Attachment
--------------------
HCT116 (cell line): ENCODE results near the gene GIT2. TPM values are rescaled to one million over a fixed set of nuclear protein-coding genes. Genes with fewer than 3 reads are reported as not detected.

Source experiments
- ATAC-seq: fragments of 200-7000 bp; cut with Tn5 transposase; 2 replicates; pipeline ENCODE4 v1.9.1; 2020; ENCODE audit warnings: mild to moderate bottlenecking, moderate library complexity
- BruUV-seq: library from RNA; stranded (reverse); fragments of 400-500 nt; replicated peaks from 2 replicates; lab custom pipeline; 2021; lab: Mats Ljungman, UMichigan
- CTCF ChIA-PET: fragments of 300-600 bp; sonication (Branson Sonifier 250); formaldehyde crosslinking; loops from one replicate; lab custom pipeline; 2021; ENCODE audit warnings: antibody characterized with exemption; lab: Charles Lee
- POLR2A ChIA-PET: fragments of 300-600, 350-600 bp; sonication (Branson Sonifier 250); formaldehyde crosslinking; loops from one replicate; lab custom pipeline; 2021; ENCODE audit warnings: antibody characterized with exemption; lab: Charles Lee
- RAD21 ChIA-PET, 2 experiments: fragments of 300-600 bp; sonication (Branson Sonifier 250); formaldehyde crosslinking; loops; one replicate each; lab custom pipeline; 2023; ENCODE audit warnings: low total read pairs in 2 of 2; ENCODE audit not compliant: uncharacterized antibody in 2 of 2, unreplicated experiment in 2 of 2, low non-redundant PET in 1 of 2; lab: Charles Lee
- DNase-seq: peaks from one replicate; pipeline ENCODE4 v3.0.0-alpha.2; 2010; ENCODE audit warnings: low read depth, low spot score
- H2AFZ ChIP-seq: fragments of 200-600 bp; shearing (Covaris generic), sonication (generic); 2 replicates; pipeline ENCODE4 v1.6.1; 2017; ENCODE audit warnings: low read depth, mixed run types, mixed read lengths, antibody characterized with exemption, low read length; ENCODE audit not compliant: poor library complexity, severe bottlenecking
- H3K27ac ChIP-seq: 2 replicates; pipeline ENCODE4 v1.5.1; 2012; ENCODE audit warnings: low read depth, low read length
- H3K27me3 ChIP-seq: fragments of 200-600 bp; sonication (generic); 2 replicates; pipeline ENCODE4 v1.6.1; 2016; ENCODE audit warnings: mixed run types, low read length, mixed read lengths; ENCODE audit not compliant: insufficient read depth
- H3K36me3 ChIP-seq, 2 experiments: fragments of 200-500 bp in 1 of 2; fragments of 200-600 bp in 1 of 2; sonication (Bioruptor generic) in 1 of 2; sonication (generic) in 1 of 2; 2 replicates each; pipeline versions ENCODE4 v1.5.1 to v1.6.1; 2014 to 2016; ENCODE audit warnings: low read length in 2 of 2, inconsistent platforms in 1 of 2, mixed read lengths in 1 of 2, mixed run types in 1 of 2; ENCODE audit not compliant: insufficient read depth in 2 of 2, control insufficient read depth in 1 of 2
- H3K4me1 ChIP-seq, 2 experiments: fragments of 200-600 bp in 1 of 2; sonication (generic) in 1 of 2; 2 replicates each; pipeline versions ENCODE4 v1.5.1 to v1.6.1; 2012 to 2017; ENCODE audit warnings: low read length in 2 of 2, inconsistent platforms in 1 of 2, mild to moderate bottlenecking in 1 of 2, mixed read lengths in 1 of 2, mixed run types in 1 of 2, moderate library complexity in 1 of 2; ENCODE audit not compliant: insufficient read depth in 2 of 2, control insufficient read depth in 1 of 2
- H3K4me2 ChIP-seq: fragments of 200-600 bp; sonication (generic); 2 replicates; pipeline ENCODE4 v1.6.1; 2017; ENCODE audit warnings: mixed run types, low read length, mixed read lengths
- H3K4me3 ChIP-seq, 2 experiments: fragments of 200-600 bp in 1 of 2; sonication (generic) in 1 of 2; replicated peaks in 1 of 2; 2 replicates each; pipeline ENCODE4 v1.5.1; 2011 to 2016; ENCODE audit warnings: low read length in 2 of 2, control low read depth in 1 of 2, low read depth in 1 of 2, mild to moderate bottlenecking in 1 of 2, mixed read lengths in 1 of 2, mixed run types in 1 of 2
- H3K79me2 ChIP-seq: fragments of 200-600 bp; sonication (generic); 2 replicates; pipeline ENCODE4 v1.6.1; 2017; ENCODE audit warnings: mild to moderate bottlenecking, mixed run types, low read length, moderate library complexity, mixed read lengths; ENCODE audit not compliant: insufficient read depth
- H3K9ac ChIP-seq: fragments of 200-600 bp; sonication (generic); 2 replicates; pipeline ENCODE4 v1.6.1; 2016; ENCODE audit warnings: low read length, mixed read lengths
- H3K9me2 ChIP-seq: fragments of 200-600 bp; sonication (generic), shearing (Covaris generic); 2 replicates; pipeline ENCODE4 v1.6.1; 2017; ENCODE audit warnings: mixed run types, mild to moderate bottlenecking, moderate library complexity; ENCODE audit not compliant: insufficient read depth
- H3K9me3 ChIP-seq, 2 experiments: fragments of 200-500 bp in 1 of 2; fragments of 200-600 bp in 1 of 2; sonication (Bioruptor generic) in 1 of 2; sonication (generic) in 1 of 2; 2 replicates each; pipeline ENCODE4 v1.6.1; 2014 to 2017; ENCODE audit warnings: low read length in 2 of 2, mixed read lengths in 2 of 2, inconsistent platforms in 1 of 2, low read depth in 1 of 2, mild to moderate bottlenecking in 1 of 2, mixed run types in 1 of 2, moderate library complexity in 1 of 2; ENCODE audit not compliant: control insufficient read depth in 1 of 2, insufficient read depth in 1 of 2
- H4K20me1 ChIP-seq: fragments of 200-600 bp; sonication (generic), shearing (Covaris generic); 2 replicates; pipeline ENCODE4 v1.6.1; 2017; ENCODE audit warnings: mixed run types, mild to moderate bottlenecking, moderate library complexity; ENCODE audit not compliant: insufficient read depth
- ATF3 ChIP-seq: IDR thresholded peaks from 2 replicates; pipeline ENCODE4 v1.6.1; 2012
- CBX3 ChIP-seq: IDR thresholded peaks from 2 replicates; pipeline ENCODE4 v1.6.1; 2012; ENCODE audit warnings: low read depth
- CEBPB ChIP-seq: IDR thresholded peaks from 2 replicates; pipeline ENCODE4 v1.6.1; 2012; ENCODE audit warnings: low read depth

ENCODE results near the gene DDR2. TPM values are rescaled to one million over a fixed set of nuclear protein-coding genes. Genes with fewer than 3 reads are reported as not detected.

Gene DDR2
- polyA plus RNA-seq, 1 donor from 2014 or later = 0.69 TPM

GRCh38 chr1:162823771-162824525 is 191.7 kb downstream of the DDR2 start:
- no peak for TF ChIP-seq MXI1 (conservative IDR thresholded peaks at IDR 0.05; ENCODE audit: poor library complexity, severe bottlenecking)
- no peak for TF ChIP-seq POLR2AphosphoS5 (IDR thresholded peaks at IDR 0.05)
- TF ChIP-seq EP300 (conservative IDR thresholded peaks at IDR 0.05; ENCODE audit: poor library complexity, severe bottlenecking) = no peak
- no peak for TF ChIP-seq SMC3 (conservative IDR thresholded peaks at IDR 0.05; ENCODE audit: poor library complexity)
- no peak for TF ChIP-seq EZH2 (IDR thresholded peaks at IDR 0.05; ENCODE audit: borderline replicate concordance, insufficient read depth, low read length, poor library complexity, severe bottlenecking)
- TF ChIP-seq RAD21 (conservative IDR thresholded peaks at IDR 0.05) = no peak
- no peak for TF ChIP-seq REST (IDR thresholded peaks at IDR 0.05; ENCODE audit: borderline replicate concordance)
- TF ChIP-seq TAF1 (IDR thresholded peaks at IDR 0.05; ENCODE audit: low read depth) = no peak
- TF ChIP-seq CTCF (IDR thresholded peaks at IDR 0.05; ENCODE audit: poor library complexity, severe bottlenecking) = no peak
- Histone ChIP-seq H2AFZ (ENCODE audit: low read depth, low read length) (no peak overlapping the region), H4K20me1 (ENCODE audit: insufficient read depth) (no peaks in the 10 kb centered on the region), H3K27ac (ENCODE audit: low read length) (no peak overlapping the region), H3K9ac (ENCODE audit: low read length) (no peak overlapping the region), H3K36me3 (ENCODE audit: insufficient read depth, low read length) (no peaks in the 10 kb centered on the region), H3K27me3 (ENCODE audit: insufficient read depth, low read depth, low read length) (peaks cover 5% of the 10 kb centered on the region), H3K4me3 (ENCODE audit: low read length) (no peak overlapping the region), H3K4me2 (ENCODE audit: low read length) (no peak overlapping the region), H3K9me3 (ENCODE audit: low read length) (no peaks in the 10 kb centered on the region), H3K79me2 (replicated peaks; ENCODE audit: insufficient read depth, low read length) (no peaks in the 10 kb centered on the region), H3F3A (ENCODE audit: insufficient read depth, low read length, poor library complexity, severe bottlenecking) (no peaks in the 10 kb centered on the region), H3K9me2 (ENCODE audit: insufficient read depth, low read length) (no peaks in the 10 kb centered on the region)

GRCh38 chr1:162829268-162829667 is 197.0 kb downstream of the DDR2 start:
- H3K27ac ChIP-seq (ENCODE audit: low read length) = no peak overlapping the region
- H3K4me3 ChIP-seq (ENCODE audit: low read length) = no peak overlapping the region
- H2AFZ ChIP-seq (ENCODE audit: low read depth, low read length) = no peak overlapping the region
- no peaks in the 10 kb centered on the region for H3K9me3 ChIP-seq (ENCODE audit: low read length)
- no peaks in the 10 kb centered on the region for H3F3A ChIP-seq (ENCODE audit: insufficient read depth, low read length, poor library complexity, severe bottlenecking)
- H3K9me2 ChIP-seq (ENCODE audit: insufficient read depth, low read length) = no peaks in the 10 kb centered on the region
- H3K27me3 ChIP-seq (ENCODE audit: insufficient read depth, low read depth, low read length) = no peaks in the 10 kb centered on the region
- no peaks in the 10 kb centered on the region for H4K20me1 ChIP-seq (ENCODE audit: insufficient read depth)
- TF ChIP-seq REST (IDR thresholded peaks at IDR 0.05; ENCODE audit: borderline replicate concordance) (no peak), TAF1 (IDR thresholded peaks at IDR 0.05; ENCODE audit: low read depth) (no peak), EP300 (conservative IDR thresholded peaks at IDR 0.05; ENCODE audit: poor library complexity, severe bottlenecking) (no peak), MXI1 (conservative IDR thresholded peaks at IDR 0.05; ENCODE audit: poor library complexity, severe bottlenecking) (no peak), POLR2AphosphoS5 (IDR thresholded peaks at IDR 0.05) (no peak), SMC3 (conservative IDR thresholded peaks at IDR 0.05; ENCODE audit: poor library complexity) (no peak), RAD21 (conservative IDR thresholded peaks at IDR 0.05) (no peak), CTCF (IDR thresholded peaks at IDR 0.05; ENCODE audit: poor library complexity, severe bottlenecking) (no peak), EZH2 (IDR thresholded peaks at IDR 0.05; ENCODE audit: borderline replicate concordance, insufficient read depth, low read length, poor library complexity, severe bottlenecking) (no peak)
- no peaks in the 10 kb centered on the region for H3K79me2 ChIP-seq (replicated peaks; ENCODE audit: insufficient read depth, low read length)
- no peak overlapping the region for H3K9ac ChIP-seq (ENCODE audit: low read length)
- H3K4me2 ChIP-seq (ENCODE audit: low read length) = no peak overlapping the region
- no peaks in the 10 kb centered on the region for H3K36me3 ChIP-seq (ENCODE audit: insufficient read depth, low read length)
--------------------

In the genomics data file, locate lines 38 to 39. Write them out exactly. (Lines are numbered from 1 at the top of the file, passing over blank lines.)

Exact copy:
GRCh38 chr1:162829268-162829667 is 197.0 kb downstream of the DDR2 start:
- H3K27ac ChIP-seq (ENCODE audit: low read length) = no peak overlapping the region